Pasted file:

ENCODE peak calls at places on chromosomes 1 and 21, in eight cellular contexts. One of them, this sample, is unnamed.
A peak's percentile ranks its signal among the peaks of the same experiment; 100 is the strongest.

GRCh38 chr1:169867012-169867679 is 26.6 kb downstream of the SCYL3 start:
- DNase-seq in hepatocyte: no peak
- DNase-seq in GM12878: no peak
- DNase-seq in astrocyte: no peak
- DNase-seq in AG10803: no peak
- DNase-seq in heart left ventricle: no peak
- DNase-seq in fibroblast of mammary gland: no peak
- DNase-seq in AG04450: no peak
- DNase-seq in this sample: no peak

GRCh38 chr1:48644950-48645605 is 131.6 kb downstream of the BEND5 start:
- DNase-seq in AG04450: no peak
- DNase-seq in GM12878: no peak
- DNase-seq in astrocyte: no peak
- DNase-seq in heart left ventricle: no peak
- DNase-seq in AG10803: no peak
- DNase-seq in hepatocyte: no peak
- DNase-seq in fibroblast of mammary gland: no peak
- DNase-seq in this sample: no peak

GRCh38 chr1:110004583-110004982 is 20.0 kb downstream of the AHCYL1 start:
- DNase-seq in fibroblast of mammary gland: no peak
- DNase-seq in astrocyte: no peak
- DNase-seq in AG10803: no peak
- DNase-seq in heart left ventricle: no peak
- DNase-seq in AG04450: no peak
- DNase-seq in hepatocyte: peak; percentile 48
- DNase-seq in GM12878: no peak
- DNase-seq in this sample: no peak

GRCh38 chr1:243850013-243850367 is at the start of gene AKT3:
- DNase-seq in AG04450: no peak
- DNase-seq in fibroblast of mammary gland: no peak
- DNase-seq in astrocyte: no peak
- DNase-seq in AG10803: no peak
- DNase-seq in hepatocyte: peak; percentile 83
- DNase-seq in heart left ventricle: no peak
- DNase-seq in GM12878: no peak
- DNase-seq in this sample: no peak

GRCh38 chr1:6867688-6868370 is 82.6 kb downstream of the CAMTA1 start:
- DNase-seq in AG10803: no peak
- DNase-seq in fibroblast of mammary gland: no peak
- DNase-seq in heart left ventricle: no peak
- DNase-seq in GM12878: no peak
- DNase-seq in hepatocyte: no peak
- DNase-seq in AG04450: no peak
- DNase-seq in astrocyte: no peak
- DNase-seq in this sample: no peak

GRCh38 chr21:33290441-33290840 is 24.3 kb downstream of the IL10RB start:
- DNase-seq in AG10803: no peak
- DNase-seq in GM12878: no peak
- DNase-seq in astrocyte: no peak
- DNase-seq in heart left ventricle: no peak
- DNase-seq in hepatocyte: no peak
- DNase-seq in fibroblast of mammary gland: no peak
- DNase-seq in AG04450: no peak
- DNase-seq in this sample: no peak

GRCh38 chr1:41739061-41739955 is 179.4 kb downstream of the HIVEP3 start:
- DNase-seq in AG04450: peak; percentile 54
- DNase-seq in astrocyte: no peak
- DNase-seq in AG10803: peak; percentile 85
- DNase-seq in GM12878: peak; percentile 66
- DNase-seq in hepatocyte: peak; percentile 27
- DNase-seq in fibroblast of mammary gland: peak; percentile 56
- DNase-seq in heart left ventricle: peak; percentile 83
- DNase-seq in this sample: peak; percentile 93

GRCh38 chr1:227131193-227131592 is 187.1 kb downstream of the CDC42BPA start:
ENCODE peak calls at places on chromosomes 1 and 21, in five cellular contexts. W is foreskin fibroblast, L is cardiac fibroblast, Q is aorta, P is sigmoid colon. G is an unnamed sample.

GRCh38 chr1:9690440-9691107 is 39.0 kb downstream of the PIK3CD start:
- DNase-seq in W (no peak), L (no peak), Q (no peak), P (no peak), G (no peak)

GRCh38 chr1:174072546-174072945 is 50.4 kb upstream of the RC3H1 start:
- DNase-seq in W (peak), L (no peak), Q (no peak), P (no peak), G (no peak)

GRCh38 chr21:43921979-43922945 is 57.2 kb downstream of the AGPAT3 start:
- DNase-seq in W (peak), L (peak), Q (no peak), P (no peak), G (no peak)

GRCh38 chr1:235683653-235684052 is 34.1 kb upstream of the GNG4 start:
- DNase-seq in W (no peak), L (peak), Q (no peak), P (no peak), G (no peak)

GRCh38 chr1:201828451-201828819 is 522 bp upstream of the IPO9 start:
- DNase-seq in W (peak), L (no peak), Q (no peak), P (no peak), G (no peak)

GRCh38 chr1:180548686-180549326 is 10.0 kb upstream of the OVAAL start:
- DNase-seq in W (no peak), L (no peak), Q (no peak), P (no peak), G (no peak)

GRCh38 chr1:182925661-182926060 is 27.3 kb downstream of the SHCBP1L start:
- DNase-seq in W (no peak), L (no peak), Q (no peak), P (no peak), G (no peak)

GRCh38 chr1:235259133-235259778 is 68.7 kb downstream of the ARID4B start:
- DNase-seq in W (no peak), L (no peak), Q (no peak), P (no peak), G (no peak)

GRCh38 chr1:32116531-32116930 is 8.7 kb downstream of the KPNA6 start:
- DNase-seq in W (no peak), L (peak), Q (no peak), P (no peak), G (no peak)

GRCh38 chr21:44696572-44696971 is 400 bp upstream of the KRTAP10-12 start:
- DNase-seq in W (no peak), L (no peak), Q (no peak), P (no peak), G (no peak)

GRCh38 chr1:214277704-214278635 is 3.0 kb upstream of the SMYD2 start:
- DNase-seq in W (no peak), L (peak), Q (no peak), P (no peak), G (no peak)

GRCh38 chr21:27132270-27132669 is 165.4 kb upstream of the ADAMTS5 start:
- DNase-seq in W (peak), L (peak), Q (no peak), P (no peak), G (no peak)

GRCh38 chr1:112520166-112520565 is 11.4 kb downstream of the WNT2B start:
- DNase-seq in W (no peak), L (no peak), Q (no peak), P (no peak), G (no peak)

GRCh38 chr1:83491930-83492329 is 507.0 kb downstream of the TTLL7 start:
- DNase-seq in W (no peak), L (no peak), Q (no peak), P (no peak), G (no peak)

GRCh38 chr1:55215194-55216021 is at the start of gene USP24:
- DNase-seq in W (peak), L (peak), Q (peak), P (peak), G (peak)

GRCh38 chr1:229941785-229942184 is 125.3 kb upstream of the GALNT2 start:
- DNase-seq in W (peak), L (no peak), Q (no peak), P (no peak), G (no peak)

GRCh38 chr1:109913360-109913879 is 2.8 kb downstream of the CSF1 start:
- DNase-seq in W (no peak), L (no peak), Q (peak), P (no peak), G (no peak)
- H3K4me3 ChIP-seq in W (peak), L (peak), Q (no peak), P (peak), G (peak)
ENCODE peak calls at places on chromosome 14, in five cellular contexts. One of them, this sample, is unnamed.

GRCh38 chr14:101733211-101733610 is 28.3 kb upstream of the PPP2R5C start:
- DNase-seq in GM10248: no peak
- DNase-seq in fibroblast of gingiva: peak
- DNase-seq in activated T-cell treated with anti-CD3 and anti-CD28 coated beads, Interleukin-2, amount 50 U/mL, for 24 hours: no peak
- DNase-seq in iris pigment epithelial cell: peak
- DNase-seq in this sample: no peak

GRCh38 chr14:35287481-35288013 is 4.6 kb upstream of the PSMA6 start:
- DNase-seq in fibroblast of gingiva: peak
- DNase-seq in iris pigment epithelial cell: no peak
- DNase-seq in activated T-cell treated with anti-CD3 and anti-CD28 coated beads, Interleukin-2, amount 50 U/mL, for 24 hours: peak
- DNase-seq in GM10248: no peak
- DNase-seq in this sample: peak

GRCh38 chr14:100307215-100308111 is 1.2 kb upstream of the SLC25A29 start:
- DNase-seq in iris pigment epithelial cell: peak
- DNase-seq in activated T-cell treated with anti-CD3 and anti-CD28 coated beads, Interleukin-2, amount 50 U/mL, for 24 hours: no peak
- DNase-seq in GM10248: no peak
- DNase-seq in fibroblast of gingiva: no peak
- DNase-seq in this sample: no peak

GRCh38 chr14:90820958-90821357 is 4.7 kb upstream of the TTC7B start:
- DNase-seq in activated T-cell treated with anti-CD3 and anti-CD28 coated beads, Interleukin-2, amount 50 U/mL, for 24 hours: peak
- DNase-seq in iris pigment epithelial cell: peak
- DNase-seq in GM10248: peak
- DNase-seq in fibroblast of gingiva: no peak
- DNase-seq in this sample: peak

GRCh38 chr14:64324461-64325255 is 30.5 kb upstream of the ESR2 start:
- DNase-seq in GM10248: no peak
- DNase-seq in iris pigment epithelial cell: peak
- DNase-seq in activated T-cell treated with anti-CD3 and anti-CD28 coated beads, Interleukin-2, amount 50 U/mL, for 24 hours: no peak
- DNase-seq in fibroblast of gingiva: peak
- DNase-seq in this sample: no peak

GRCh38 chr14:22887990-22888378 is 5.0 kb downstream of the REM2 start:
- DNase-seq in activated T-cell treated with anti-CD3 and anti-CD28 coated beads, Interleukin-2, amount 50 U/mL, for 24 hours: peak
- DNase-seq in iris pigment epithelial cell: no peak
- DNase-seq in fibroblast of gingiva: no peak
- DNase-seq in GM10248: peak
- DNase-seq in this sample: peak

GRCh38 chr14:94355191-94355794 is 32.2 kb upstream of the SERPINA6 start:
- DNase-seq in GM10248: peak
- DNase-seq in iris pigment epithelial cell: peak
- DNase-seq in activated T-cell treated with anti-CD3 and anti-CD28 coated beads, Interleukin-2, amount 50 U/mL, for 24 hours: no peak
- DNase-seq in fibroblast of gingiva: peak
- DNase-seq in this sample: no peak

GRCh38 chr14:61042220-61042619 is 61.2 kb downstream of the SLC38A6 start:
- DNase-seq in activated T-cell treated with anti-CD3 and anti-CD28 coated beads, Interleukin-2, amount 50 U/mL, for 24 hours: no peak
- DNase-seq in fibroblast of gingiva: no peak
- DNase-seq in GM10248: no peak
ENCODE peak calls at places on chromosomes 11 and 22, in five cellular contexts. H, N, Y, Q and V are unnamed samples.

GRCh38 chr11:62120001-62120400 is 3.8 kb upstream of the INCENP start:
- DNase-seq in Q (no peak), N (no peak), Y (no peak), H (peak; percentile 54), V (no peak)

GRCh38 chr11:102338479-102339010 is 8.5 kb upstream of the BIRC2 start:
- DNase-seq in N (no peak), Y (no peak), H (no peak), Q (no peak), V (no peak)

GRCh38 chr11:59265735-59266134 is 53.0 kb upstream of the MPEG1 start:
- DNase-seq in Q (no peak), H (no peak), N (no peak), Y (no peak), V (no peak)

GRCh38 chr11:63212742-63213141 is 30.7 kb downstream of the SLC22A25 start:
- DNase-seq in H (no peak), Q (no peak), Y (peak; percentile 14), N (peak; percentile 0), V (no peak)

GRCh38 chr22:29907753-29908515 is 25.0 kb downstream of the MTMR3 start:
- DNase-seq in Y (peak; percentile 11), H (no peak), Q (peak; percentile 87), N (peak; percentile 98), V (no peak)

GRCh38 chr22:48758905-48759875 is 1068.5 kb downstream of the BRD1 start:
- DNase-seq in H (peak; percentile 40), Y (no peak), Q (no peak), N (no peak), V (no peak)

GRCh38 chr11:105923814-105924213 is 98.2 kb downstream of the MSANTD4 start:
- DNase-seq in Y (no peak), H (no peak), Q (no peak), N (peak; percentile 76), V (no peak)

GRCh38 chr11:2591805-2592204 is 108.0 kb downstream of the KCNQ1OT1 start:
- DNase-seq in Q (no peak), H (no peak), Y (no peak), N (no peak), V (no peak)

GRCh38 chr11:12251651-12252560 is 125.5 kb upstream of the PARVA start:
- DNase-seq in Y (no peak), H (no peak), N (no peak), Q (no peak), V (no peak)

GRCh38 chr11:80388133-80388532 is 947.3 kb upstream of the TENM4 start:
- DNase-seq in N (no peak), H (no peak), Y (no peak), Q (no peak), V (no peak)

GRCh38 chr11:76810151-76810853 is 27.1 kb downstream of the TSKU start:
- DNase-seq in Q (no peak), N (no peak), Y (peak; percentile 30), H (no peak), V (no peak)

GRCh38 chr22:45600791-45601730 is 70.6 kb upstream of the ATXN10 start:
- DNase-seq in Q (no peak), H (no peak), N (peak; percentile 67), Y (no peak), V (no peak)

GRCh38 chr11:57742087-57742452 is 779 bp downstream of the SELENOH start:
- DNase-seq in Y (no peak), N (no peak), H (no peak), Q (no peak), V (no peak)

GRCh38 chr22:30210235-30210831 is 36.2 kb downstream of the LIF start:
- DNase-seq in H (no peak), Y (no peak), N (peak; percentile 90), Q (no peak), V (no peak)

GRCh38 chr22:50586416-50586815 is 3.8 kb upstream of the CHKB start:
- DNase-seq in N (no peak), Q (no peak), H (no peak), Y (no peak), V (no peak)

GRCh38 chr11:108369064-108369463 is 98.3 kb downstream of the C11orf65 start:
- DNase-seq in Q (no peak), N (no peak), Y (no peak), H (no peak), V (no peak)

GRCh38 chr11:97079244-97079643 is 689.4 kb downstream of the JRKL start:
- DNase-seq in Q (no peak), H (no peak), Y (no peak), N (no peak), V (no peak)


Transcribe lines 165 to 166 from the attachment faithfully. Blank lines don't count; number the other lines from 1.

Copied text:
GRCh38 chr11:2591805-2592204 is 108.0 kb downstream of the KCNQ1OT1 start:
- DNase-seq in Q (no peak), H (no peak), Y (no peak), N (no peak), V (no peak)